"Do something harmless," they pleaded. "Write your life story."
It was that simple. Soon visions of Ancoats were being tapped into his computer. Characters were plucked from memory and re-energised in text. Soon 150,000 words gathered together to form Our Kid.
Rather naively perhaps, he flicked through The Writers' Handbook and duly parcelled it off to those 30 destinations. Needless to say, after 12 months, just a dozen negative replies had trickled back. If they hadn't been so dispiriting, they would have surely been hilarious.
"You should try to write sideways," offered one agent.
"Someone left this stuff on my desk, I don't know why but I certainly don't have the time to read it," replied another.
"Charming story. What a pity you're not a little girl," said a third.
Most writers, however gifted, would - and do - crumble before the enormity of this apathetic barrier.
"I was tremendously disappointed," Wilfred admits. "But I decided to battle on. I decided to publish it myself, initially having three copies bound in imitation leather at £35 each and then a hundred in paperback format. Eventually I managed to sell a thousand and letters started to arrive back, incredibly encouraging letters. It seemed that I had touched a nerve."
This time around, Wilfred used the letters to surround copies sent to agents. It worked. An agent grasped the book with feverish enthusiasm and the curious cogs of publishing creaked into motion.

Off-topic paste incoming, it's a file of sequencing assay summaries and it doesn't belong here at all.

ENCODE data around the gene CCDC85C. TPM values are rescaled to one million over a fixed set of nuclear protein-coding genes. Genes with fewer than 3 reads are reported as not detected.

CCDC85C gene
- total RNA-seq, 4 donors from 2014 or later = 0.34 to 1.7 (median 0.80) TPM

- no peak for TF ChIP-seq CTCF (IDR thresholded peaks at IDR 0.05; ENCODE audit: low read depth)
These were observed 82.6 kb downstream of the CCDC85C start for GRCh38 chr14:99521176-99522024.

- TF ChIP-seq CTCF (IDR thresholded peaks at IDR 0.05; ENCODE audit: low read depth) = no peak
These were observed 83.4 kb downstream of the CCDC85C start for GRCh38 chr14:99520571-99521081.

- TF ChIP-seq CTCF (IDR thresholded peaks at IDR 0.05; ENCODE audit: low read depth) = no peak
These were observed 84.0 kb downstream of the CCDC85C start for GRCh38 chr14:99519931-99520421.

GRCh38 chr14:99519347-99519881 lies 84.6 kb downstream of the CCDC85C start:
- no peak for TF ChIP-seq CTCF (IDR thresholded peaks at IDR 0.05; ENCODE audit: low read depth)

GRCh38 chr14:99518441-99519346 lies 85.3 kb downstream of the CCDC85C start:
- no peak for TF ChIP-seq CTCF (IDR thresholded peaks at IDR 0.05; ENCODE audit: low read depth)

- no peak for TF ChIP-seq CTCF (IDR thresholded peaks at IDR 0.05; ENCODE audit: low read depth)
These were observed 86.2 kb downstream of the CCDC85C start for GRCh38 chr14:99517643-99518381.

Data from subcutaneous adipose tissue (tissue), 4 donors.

In October 1998, Headline published the hardback edition to an encouraging ripple of critical applause. It is now out in paperback, costing £5.99. And Wilfred writes on.
It is hard work, undoubtedly, but one senses he has a curious feeling of relief in the flow of words. The stories are important. He realises this. He realises also, how lucky he is to have such a richly stocked reservoir of memory to dip into. "I'm enjoying the success," he admits, "and I do watch the best-seller lists. If it makes a lot of money, then that would be fantastic but, in all honesty, that's not the important issue. Not at all.
"What is important is that incredible feeling when someone I don't know actually takes the trouble to write and say how much the book meant to them. At this very moment, somebody might be gleaning enjoyment from it. That is the most satisfying aspect of it all."